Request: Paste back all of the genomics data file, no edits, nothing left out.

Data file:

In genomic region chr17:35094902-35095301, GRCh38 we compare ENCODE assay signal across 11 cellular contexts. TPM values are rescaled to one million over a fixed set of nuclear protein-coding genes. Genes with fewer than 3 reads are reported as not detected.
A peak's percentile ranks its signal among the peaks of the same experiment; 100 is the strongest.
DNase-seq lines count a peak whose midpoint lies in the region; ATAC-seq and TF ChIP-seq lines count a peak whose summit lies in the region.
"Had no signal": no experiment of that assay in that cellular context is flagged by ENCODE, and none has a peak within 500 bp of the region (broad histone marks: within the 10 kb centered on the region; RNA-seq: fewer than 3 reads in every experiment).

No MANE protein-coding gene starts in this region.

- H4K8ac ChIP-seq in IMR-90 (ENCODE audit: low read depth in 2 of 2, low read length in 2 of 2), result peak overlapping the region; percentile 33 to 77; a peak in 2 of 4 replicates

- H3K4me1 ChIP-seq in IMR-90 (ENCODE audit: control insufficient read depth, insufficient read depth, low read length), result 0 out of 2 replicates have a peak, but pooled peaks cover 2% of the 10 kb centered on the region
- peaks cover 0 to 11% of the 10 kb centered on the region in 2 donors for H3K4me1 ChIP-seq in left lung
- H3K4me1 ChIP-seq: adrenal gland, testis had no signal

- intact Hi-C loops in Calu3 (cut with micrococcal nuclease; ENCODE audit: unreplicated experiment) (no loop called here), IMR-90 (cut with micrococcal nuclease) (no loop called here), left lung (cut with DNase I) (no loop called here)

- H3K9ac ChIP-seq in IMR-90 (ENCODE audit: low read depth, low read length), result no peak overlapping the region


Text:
In genomic region chr17:35094902-35095301, GRCh38 we compare ENCODE assay signal across 11 cellular contexts. TPM values are rescaled to one million over a fixed set of nuclear protein-coding genes. Genes with fewer than 3 reads are reported as not detected.
A peak's percentile ranks its signal among the peaks of the same experiment; 100 is the strongest.
DNase-seq lines count a peak whose midpoint lies in the region; ATAC-seq and TF ChIP-seq lines count a peak whose summit lies in the region.
"Had no signal": no experiment of that assay in that cellular context is flagged by ENCODE, and none has a peak within 500 bp of the region (broad histone marks: within the 10 kb centered on the region; RNA-seq: fewer than 3 reads in every experiment).

No MANE protein-coding gene starts in this region.

- H4K8ac ChIP-seq in IMR-90 (ENCODE audit: low read depth in 2 of 2, low read length in 2 of 2), result peak overlapping the region; percentile 33 to 77; a peak in 2 of 4 replicates

- H3K4me1 ChIP-seq in IMR-90 (ENCODE audit: control insufficient read depth, insufficient read depth, low read length), result 0 out of 2 replicates have a peak, but pooled peaks cover 2% of the 10 kb centered on the region
- peaks cover 0 to 11% of the 10 kb centered on the region in 2 donors for H3K4me1 ChIP-seq in left lung
- H3K4me1 ChIP-seq: adrenal gland, testis had no signal

- intact Hi-C loops in Calu3 (cut with micrococcal nuclease; ENCODE audit: unreplicated experiment) (no loop called here), IMR-90 (cut with micrococcal nuclease) (no loop called here), left lung (cut with DNase I) (no loop called here)

- H3K9ac ChIP-seq in IMR-90 (ENCODE audit: low read depth, low read length), result no peak overlapping the region